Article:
So, let's begin by looking at a couple of what I would call the "big ones" in terms of Canadian inventions.
Where else to start but the telephone - an invention that happens to be claimed by both Canada and the United States.
Pick up an American encyclopaedia and you're likely to find a reference to Alexander Graham Bell, the "American" inventor. But Bell was actually born in Scotland, emigrated to Canada as a young man to escape a tuberculosis epidemic, and did much of his most creative work in Brantford, Ontario, where he invented the telephone in 1876. His novel approach used an undulating current to mimic variations in air density during human speech.
The Americans claim Alexander Graham Bell, I suppose, because he developed his theory at least in part while teaching at a school for the deaf in Boston, and later lived in Washington for some time. Even when he was living and working in the U.S., however, Bell would spend his summers in Canada, initially in Brantford and later at Baddeck, Nova Scotia.
The issue of whether Bell was a Canadian or an American inventor may never be resolved - at least until the U.S. sees the error of its position. I believe I can speak on behalf of all Canadians when I say that we are not about to surrender our claim to Bell's genius or his many inventions.
Nor should we relinquish our claim to another telecommunications blockbuster - radio. In his book Inventing Canada: One Hundred Years of Innovation, Ottawa inventor and author Roy Mayer writes that Canadian Reginald Fessenden, and not Guglielmo Marconi, was the real "Father of Radio." While Marconi sent a wireless telegraph signal one-way across the Atlantic in 1895, Fessenden was the first to achieve two-way voice transmission by radio. He also made the first public broadcast of music and voice on Christmas Eve in 1906.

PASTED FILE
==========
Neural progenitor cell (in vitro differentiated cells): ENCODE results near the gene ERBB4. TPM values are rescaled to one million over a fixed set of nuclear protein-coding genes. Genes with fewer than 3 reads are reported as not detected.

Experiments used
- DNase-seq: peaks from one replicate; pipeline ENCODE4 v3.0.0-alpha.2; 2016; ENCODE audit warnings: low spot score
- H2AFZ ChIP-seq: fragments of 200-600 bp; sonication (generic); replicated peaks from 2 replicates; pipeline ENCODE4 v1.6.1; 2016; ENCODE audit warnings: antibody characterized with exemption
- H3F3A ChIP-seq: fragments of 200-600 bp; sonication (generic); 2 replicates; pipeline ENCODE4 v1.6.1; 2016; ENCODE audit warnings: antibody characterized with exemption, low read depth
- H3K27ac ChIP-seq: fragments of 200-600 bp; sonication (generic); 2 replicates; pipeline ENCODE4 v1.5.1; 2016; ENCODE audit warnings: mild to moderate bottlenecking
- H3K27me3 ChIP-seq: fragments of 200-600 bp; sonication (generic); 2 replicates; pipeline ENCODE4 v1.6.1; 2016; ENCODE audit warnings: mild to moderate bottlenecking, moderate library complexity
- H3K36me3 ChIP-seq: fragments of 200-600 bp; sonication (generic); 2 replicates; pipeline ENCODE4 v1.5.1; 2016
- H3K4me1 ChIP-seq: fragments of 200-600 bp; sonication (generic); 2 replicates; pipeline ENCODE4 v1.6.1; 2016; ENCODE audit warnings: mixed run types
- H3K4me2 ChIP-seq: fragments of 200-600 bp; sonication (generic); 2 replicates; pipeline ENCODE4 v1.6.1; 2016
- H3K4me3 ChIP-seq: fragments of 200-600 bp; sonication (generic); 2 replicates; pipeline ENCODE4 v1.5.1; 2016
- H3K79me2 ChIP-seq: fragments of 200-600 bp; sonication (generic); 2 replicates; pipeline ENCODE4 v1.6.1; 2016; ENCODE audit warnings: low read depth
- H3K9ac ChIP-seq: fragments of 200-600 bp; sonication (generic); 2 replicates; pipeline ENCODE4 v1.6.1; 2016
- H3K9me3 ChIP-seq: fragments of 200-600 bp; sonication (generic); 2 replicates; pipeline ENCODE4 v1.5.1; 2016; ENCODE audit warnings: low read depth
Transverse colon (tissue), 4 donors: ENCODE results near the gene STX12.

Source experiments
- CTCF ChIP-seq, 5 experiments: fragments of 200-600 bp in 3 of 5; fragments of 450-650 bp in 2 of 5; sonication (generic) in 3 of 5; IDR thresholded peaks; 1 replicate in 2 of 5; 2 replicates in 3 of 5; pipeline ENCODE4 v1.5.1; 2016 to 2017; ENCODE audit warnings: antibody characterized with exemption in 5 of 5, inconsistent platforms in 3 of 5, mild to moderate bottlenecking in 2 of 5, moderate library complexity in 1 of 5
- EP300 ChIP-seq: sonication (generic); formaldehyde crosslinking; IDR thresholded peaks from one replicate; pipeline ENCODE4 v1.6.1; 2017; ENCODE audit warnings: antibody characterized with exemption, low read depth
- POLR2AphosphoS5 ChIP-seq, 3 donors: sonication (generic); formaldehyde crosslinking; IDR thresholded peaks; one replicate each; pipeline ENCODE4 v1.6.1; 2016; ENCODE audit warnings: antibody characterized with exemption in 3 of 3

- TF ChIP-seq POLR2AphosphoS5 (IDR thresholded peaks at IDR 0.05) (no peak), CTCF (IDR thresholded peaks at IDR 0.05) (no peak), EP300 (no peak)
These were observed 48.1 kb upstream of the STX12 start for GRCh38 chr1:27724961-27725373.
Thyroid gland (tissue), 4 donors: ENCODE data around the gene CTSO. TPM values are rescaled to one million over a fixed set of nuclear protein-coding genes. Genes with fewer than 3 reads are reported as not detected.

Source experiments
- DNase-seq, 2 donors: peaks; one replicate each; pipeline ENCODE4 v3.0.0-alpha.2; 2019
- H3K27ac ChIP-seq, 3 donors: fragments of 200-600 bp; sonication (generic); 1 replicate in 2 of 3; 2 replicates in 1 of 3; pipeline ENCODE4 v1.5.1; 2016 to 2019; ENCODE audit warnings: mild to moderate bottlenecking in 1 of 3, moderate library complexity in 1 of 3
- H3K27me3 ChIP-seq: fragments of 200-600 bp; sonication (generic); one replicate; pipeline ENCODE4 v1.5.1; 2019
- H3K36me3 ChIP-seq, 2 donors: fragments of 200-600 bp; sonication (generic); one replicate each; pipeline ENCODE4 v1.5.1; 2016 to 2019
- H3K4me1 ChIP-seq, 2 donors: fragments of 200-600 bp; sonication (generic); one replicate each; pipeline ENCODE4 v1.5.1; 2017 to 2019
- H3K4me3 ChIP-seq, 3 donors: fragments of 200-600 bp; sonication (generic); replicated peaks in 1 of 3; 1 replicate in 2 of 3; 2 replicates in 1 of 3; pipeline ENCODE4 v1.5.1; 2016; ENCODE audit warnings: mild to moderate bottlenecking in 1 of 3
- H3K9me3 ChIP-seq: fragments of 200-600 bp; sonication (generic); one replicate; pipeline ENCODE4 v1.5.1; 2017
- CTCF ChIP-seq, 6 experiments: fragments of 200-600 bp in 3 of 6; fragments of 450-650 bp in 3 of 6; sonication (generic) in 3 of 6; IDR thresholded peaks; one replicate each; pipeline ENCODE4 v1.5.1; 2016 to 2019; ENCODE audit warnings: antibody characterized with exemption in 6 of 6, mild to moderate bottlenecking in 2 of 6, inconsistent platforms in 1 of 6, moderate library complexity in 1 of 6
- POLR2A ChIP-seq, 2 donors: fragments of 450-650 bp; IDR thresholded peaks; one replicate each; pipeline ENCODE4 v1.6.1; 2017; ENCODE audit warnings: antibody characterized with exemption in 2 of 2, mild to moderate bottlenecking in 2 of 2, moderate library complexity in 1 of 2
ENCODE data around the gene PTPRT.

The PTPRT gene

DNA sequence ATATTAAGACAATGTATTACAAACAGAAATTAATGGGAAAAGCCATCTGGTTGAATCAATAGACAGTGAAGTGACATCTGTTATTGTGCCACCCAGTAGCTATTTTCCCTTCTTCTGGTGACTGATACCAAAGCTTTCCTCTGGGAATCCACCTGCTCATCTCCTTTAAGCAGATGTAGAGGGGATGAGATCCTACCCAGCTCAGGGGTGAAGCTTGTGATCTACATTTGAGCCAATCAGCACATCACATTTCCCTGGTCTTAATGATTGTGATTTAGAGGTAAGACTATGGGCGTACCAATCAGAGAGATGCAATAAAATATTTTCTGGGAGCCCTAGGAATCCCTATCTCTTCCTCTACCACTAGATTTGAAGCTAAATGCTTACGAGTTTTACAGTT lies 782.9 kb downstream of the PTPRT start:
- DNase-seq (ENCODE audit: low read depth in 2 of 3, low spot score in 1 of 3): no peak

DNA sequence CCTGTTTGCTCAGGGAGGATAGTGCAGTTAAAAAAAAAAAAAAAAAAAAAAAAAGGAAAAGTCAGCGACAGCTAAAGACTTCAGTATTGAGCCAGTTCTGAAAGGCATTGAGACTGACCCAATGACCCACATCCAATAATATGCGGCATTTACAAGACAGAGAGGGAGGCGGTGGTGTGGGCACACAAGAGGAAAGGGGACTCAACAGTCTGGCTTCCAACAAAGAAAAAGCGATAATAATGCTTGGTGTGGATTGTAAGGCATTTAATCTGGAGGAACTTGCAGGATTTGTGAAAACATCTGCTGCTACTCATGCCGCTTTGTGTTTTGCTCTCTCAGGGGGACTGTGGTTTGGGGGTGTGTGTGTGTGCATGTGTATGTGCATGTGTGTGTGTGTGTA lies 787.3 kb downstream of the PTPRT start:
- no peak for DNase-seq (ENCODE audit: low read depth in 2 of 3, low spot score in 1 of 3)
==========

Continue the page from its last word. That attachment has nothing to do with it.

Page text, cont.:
Mayer calls Fessenden "Canada's great forgotten inventor." Along with dozens of other researchers and inventors, he made an important contribution to the World War I effort. Perhaps Fessenden's greatest invention was television, which he patented in 1927, although an American later tried to lay claim to this technology that has so changed our lives. When he died in 1932, Reginald Fessenden had 500 patents to his name.
Some Canadian inventions stand as living proof of the adage that "necessity is the mother of invention." Does it come as any surprise, for example, that two entrepreneurial types in Prince Edward Island - William Allin and William Stiggins - are credited with inventing an automatic potato digger in 1868? Or that Canada produced the first self-propelled combine? Or the first snowblower?